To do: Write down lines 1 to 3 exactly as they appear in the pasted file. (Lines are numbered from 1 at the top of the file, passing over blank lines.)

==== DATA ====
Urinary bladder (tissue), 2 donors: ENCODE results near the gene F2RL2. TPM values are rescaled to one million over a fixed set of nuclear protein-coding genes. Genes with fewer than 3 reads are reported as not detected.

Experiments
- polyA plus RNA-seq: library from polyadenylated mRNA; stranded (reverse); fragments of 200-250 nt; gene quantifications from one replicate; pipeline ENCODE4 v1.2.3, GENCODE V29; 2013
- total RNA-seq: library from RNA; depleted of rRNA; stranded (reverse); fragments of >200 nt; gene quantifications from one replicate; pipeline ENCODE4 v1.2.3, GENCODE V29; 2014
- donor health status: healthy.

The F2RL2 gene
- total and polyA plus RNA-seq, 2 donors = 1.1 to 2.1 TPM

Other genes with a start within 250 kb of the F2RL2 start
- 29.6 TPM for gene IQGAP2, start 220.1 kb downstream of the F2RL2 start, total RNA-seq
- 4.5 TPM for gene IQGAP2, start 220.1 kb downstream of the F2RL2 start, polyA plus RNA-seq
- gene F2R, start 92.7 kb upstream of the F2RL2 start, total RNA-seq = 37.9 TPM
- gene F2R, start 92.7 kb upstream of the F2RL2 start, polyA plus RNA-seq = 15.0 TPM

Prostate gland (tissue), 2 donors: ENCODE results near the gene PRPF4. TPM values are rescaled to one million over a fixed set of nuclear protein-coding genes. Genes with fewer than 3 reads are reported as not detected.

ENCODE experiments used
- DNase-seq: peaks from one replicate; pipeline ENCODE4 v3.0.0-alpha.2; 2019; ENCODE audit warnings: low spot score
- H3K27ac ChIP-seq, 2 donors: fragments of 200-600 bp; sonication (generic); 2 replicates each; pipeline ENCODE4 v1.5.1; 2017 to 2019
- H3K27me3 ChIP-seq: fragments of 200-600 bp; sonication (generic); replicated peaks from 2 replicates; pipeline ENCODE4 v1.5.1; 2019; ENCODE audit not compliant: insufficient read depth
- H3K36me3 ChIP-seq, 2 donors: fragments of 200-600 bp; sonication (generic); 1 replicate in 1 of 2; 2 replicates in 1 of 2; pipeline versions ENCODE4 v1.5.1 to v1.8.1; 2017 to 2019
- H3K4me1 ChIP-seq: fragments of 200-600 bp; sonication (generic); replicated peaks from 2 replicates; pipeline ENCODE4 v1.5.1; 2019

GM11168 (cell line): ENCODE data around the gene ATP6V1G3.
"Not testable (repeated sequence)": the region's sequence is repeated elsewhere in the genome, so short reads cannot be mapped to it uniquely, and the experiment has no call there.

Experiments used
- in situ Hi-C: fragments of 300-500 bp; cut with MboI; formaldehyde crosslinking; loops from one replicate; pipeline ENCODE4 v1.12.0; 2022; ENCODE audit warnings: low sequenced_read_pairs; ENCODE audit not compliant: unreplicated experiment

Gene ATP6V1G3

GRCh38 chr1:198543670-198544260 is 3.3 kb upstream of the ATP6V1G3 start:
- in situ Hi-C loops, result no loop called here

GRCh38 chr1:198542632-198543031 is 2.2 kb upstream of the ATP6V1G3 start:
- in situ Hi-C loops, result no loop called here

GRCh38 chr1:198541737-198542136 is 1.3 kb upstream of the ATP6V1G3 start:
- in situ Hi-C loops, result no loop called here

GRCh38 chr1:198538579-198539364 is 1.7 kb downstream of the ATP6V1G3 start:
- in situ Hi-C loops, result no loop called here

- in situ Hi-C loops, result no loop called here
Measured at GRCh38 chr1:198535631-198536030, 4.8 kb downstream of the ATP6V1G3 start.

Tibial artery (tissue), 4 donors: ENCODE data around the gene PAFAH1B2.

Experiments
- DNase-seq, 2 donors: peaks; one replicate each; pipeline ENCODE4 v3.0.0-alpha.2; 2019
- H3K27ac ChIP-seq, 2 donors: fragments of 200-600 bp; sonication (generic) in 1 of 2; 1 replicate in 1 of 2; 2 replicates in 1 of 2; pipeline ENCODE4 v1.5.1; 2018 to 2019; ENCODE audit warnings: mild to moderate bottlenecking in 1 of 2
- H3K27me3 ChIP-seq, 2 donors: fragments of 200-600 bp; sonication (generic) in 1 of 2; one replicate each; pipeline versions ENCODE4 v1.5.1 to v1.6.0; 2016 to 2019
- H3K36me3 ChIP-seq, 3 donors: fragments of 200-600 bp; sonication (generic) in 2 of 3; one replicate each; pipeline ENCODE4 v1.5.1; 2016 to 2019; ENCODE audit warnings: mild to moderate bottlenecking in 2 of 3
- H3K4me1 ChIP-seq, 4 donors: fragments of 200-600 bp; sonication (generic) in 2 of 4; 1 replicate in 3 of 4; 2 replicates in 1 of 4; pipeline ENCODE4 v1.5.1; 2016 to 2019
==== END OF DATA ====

Urinary bladder (tissue), 2 donors: ENCODE results near the gene F2RL2. TPM values are rescaled to one million over a fixed set of nuclear protein-coding genes. Genes with fewer than 3 reads are reported as not detected.

Experiments
- polyA plus RNA-seq: library from polyadenylated mRNA; stranded (reverse); fragments of 200-250 nt; gene quantifications from one replicate; pipeline ENCODE4 v1.2.3, GENCODE V29; 2013